m6A methylation

m6A methylation was first discovered in 1974 [17]. It is the most abundant internal modification of RNA in eukaryotic cells, accounting for more than 80% of all RNA modifications [18]. In recent years, with the rapid development of high-throughput and high-sensitivity sequencing methods, the universality and importance of m6A modification have gradually been recognized [19, 20]. m6A has a conserved modified gene sequence, which is distributed and enriched in the long exon, near the stop codon and 3′ untranslated regions (UTRs). m6A modification can transfer a methyl to the N-6 position of the adenosine in the nucleic acid [14, 21]. As a transcriptome regulator of gene expression, m6A modification can affect pre-mRNA splicing and mRNA transport, degradation and translation [22]. The process of m6A methylation is dynamic and reversible and is regulated by m6A methylation regulators ("writers", "erasers" and "readers") [23].

m6A writers

m6A writers are multicomponent methyltransferase complexes. Known components of such complexes are methyltransferase-like 3 (METTL3), methyltransferase-like 14 (METTL14), methyltransferase-like 16 (METTL16), Wilm’s tumor-associated protein (WTAP), zinc-finger CCCH domain-containing protein 13 (ZC3H13), vir-like m6A methyltransferase-associated (VIRMA, also called KIAA1429), RNA-binding motif protein 15 (RBM15/15B), etc. [24,25,26]. METTL3 was the first m6A writer protein to be identified. It is the most important component of the methyltransferase complex (MTC) but has no enzyme activity alone without METTLE4 [27,28,29,30]. In the MTC, METTL3 and METTL14 can form a stable METTL3-METTL14 complex at a ratio of 1:1 [31]. METTL3 is the active catalyzing enzyme, while METTL14 can enhance the activity of METTL3 and stabilize the structure of the MTC [30]. In addition, METTL14 is responsible for promoting substrate binding. WTAP can bind to the METTL3-14 complex and participate in catalytic activity and element localization in nuclear speckles [32]. KIAA1429 can mediate mRNA m6A methylation in 3′UTRs and near stop codons [33]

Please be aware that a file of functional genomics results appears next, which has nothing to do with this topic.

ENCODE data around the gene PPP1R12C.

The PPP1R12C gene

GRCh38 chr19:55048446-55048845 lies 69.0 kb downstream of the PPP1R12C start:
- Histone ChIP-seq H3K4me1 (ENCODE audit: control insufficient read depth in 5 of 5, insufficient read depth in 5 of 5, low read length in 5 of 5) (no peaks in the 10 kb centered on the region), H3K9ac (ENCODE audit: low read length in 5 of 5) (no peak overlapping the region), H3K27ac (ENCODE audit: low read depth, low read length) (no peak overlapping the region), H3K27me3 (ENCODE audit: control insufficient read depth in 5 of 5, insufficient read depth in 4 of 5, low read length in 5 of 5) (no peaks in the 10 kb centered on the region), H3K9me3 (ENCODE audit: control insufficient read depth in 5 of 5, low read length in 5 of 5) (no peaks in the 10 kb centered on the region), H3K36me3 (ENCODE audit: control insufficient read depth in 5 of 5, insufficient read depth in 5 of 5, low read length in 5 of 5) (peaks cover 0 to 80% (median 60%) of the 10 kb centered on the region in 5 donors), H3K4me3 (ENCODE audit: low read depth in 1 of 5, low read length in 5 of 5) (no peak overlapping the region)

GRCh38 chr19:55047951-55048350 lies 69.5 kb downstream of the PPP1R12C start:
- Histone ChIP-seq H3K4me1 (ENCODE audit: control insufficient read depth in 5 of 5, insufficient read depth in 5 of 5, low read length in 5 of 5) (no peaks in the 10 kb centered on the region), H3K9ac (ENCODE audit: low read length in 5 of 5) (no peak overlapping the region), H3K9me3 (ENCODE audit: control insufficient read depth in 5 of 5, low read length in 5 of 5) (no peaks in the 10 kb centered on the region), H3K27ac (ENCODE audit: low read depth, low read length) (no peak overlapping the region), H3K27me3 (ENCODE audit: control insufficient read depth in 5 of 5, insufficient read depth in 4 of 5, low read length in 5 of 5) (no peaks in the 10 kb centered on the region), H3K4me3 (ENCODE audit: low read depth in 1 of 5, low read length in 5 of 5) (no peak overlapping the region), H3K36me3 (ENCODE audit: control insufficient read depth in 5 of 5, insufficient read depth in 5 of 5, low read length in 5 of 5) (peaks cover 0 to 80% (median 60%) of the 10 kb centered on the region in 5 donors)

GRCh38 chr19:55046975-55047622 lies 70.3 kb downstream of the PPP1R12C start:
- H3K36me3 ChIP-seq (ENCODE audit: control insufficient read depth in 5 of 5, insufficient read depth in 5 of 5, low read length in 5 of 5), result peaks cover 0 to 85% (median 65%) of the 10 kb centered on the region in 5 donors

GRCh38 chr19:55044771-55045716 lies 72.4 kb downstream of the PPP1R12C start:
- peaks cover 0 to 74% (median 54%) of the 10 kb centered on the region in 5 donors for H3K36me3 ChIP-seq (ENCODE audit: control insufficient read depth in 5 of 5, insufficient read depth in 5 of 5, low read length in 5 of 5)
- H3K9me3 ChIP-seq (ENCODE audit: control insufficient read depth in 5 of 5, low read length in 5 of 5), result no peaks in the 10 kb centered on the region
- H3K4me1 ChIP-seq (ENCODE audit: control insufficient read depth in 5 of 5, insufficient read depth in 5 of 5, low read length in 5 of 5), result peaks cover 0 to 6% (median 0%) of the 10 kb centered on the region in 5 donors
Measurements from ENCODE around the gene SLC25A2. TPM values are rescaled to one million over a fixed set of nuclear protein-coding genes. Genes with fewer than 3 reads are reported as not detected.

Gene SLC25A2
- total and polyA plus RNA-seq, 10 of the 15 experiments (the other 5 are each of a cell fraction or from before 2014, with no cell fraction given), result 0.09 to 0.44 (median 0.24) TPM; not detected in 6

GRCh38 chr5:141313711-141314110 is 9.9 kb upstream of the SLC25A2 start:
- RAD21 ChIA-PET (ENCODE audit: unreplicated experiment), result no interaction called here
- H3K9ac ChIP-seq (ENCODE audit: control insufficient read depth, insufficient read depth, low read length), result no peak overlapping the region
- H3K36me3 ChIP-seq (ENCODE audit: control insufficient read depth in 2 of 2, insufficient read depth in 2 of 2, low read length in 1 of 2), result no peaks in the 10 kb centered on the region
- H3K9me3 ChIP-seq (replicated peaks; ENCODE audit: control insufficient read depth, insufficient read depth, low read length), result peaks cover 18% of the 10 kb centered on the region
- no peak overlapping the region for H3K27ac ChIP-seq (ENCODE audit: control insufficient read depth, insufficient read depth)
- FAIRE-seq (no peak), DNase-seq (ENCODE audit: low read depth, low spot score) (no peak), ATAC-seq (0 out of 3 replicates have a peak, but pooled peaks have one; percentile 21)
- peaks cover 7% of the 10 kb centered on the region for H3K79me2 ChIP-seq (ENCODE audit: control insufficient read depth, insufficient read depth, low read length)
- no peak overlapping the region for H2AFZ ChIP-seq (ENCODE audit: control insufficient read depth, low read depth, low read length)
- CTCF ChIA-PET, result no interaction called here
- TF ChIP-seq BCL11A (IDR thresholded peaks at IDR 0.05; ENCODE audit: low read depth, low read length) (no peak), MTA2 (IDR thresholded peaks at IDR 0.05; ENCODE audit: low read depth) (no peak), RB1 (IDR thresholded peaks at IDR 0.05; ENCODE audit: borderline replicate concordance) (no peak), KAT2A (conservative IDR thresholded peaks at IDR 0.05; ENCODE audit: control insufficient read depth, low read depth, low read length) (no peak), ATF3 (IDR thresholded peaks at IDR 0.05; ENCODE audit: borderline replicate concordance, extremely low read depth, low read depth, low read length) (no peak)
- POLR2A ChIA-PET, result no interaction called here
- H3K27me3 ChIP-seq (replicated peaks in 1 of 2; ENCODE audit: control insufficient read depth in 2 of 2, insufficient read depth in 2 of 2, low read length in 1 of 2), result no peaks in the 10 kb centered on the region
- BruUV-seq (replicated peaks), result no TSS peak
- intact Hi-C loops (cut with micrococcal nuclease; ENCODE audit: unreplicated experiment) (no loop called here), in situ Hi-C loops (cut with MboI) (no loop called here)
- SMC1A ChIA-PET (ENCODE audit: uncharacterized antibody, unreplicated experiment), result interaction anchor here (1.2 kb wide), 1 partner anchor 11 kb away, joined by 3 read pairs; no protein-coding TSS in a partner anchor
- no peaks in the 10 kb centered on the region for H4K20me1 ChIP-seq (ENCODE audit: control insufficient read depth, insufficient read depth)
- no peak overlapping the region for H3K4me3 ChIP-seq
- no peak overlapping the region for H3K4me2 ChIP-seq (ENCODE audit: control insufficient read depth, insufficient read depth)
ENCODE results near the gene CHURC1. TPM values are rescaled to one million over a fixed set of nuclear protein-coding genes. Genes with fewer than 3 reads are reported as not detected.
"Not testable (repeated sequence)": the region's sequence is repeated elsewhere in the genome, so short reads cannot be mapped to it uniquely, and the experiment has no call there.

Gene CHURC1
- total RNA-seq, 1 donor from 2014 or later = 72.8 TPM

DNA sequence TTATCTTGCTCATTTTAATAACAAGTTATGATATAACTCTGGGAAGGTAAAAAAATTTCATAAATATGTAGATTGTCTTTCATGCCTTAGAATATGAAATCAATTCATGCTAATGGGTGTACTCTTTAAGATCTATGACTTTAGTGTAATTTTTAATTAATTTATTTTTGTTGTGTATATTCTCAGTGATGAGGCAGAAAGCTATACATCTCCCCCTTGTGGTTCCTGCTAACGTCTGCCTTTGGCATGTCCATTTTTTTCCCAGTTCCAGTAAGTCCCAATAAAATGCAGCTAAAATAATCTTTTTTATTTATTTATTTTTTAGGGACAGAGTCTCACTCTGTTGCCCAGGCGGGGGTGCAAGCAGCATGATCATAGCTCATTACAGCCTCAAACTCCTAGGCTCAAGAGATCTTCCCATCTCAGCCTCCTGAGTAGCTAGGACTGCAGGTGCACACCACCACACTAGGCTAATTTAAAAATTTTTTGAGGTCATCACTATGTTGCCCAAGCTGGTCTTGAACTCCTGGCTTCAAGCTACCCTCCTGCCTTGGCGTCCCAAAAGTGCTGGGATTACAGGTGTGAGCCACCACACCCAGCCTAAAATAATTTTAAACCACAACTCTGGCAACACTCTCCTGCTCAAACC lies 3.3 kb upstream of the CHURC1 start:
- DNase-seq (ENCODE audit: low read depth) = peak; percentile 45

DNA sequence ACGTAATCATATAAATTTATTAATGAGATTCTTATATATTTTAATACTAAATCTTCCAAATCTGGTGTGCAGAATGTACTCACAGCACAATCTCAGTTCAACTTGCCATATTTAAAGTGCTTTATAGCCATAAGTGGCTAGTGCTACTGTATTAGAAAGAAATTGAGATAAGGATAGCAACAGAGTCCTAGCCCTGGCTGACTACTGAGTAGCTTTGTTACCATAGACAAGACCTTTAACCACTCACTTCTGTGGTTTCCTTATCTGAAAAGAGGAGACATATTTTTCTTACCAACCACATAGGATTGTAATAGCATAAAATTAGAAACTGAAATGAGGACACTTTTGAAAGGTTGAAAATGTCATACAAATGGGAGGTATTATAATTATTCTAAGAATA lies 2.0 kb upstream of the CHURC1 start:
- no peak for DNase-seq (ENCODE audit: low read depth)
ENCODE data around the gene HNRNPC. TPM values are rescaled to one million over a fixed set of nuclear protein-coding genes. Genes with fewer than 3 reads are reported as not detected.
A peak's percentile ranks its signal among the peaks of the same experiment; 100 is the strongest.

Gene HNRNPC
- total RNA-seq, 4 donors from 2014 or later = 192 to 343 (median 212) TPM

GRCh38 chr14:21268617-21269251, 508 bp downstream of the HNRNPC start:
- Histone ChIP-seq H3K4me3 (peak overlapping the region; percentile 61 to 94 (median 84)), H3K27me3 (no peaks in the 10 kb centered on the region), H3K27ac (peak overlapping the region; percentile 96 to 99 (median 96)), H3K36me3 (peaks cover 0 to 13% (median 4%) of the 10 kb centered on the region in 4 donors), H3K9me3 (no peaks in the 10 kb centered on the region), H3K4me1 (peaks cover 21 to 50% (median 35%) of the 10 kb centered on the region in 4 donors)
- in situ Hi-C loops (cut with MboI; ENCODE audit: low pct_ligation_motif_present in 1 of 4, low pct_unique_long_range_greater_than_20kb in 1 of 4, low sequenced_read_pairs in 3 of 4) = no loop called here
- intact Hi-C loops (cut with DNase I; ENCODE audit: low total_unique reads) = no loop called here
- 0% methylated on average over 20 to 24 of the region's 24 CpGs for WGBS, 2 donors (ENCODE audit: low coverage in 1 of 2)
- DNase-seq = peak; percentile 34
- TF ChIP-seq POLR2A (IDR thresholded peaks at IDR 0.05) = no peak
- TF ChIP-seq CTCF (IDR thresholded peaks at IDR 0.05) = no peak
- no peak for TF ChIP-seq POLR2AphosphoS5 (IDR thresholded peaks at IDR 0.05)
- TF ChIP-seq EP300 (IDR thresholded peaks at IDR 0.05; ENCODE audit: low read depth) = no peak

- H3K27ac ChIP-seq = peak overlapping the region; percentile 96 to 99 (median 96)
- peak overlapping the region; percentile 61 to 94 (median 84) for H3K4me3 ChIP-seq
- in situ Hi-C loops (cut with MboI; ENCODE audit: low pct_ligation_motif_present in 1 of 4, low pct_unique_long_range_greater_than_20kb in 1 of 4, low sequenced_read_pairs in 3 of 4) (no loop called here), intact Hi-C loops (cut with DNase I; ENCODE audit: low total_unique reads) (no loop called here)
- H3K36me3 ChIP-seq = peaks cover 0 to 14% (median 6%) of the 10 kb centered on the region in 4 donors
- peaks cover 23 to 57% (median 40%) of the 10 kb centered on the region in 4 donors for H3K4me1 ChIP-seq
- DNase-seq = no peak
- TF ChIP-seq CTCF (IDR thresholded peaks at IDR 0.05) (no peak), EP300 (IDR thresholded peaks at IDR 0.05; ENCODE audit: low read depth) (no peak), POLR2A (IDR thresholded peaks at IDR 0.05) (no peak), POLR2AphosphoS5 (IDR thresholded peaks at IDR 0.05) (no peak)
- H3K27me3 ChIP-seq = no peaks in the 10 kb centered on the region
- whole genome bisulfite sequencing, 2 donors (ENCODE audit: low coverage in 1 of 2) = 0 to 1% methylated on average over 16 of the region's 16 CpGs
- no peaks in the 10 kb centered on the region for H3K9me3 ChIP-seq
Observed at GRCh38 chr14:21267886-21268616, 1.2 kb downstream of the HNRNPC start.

m6A erasers

m6A erasers are demethylases that can mediate reversible and dynamic m6A modification. Fat mass and obesity-associated protein (FTO) were the first m6A demethylase to be discovered [34]. FTO oxidizes m6A into N6-hydroxymethyladenosine and N6-formyladenosine and demethylates m6A both in vivo and in vitro [35]. The α-ketoglutarate-dependent dioxygenase alk B homolog 5 (ALKBH5) was the second m6A demethylase to be identified (in 2013) and is localized to the nucleus [36]. ALKBH5, as an FTO homolog but different from FTO, directly catalyzes modification of m6A to adenosine without a detected intermediate [36].

m6A readers

The regulation of mRNA processing and metabolism by m6A largely depends on the effective recognition of m6A binding proteins. These binding proteins are called m6A readers. The YT521-B homology (YTH) domain family includes YTHDF1, YTHDF2, YTHDF3, YTHDC1, YTHDC2, which can recognize m6A modifications and regulate multiple biological functions [37]. YTHDC1 is localized to the nucleus and can regulate RNA alternative splicing and nuclear export [38, 39]. Other family members are located in the cytoplasm and can identify specific m6A sites to exert posttranscriptional functions [40,41,42,43]. Other m6A readers, such as ELAV-like protein 1 (ELAVL1) [44], insulin-like growth factors (IGF2BP1, IGF2BP2 and IGF2BP3) [45,46,47] and heterogeneous nuclear ribonucleoproteins (HNRNPC and HNRNPA2/B1) [48, 49], have been identified.